Give sporting politicians a sporting chance

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Sporting Politicians by Chris Johnston Despite often treating sportspeople uncritically as celebrities for their on-field achievements, Australians are ambivalent about their place in public life.

The reaction of former Howard government minister Peter Reith to the defection from the Palmer United Party (PUP) of Senator Glenn Lazarus, the former champion Canberra Raiders rugby league forward, provides a good example of such ambivalence.

Reith launched an unfair personal attack on Lazarus as a 'dud from the start' and someone unsuited to and unworthy of political life, going on to say that:

The broader lesson from the saga is that a candidate for Parliament should not be promoted simply because he or she was good at sport, like Lazarus, a former rugby league player. It happens, but, fortunately, not too often.

Reith's broader lesson is meaningless because it applies to any occupation, even if, couched in such a simplistic way, he may have a point. No one should be promoted to Parliament simply because of professional success. Every occupation has something to offer; it is the whole person which should be judged for their suitability.

Sporting people, amateur and professional, have a long history in political life in Australia. In A Federal Legislature, Professor Joan Rydon showed how there were many well-known sporting identities in the early Commonwealth Parliament, including the boxer, Sir Granville Ryrie and the rugby league player, Senator Albert Gardiner. That has continued at the rate of close to 10% of all federal MPs since, including the Menzies era minister, Sir Hubert Opperman, who was a champion cyclist and Melbourne AFL player, Ray Groom (later Tasmanian Premier).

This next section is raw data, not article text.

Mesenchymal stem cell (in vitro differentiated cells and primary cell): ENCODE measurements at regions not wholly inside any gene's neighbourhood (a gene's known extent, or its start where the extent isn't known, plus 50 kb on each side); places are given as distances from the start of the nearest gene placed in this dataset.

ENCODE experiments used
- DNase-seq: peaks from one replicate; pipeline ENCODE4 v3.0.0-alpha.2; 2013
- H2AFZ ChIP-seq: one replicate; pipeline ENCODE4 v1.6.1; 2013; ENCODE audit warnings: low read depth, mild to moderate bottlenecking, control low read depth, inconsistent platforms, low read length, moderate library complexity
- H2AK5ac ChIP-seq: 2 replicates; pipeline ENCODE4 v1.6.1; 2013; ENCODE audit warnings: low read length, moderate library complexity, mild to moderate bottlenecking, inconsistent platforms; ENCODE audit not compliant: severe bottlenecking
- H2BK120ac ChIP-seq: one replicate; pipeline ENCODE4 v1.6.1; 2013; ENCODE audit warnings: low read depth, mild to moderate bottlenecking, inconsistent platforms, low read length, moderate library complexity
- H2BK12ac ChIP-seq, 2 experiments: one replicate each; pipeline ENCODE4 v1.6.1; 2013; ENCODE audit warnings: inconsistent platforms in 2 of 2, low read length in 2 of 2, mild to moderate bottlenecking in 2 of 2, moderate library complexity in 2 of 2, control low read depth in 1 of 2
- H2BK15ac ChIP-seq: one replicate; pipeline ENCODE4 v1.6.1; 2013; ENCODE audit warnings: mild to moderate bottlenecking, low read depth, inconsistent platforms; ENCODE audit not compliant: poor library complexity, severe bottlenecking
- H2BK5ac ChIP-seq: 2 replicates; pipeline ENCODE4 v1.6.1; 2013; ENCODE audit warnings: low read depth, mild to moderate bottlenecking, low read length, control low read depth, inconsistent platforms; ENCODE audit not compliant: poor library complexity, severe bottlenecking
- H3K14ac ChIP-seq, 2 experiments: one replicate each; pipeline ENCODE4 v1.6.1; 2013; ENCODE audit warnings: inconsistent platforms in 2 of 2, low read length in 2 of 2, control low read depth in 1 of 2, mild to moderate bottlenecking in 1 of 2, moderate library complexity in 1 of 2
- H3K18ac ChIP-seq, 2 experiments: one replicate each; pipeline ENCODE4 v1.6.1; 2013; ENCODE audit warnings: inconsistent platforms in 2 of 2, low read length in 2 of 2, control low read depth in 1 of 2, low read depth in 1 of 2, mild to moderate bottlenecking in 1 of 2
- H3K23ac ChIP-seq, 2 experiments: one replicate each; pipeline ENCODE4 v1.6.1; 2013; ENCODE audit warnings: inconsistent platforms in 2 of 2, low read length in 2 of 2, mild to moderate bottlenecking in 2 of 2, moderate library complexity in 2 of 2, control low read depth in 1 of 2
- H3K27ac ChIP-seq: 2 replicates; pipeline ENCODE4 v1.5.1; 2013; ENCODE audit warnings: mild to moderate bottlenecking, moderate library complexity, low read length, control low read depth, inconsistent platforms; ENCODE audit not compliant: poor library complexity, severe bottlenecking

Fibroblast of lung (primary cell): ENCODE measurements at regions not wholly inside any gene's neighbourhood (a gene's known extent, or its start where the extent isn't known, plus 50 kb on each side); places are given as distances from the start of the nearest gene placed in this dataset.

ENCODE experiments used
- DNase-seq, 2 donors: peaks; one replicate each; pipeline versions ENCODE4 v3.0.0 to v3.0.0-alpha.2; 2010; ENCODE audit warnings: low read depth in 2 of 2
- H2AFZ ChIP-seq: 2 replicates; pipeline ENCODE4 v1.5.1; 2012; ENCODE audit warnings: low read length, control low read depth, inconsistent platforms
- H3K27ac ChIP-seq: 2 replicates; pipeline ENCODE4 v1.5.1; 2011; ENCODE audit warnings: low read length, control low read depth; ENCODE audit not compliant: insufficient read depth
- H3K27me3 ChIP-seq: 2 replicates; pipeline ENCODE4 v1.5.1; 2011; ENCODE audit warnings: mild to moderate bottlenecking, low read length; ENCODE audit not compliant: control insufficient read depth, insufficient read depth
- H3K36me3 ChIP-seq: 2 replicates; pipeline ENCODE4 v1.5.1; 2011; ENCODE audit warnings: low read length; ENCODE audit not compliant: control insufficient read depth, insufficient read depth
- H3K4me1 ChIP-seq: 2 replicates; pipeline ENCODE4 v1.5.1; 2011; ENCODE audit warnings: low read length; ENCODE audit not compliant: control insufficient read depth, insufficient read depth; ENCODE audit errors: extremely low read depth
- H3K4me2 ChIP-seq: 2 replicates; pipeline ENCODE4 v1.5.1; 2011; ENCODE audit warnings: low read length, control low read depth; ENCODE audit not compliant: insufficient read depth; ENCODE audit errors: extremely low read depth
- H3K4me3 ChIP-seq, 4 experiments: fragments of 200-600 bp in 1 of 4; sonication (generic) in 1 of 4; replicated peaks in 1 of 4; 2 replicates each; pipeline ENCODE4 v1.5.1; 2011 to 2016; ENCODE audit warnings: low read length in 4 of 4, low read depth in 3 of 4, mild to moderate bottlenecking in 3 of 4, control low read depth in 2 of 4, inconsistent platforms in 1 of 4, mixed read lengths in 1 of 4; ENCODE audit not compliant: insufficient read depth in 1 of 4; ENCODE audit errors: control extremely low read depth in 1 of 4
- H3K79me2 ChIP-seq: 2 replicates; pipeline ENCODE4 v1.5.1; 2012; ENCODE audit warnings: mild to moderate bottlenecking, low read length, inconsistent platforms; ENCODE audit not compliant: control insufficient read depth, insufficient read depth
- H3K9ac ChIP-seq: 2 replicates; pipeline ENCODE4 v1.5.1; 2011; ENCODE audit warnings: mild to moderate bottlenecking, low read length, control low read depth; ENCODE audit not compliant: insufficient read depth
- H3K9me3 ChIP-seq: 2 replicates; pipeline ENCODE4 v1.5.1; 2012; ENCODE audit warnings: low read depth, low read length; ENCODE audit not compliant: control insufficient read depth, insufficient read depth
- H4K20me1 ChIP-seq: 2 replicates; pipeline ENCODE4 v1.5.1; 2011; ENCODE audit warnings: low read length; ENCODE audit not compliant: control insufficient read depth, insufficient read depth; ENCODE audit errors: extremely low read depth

A sporting background may be a political asset because a public profile can be translated into votes. Some sports people may even be attracted to politics just because it is another type of public limelight. But it is a diminishing asset and should be treated cautiously. Just as Opperman didn’t 'cycle into Parliament', nor do today’s sporting MPs, like tennis player John Alexander in Bennelong, play their way into parliament. What they do after their sporting career, like coaching, commentating or running sporting clubs, or a totally different career, may be more important.

Whatever their attractiveness to political parties and whatever their motivation there have been many politicians with substantial sporting backgrounds. PUP also stood former Western Bulldogs star, Doug Hawkins, and former Australian boxing champion, Barry Michael, as candidates. Sporting champions who entered Parliament have included champion swimmer Dawn Fraser as an Independent in NSW, St Kilda AFL wizard Darrell Baldock in Tasmania, and hockey player and cricketer, Ric Charlesworth, in federal politics.

The current federal parliament also includes hockey player and athlete, Senator Nova Peris, and the international-standard rower Senator Cory Bernardi.